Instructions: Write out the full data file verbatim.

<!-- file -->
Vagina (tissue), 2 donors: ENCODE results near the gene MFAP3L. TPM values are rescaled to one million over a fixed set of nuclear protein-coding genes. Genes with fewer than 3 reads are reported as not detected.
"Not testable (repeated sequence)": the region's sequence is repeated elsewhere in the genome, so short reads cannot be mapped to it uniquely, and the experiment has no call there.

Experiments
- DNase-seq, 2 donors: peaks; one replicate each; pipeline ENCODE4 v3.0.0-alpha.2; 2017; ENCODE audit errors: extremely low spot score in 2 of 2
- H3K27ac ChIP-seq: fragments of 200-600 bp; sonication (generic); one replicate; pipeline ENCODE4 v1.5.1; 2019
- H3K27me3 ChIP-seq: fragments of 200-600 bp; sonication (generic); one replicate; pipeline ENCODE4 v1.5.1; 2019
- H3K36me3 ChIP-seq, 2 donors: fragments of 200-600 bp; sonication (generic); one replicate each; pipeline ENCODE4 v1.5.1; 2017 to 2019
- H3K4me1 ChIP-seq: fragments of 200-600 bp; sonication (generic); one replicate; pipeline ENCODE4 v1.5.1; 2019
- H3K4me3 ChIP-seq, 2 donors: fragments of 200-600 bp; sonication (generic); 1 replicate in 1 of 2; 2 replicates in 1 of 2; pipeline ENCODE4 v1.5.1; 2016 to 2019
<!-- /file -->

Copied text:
Vagina (tissue), 2 donors: ENCODE results near the gene MFAP3L. TPM values are rescaled to one million over a fixed set of nuclear protein-coding genes. Genes with fewer than 3 reads are reported as not detected.
"Not testable (repeated sequence)": the region's sequence is repeated elsewhere in the genome, so short reads cannot be mapped to it uniquely, and the experiment has no call there.

Experiments
- DNase-seq, 2 donors: peaks; one replicate each; pipeline ENCODE4 v3.0.0-alpha.2; 2017; ENCODE audit errors: extremely low spot score in 2 of 2
- H3K27ac ChIP-seq: fragments of 200-600 bp; sonication (generic); one replicate; pipeline ENCODE4 v1.5.1; 2019
- H3K27me3 ChIP-seq: fragments of 200-600 bp; sonication (generic); one replicate; pipeline ENCODE4 v1.5.1; 2019
- H3K36me3 ChIP-seq, 2 donors: fragments of 200-600 bp; sonication (generic); one replicate each; pipeline ENCODE4 v1.5.1; 2017 to 2019
- H3K4me1 ChIP-seq: fragments of 200-600 bp; sonication (generic); one replicate; pipeline ENCODE4 v1.5.1; 2019
- H3K4me3 ChIP-seq, 2 donors: fragments of 200-600 bp; sonication (generic); 1 replicate in 1 of 2; 2 replicates in 1 of 2; pipeline ENCODE4 v1.5.1; 2016 to 2019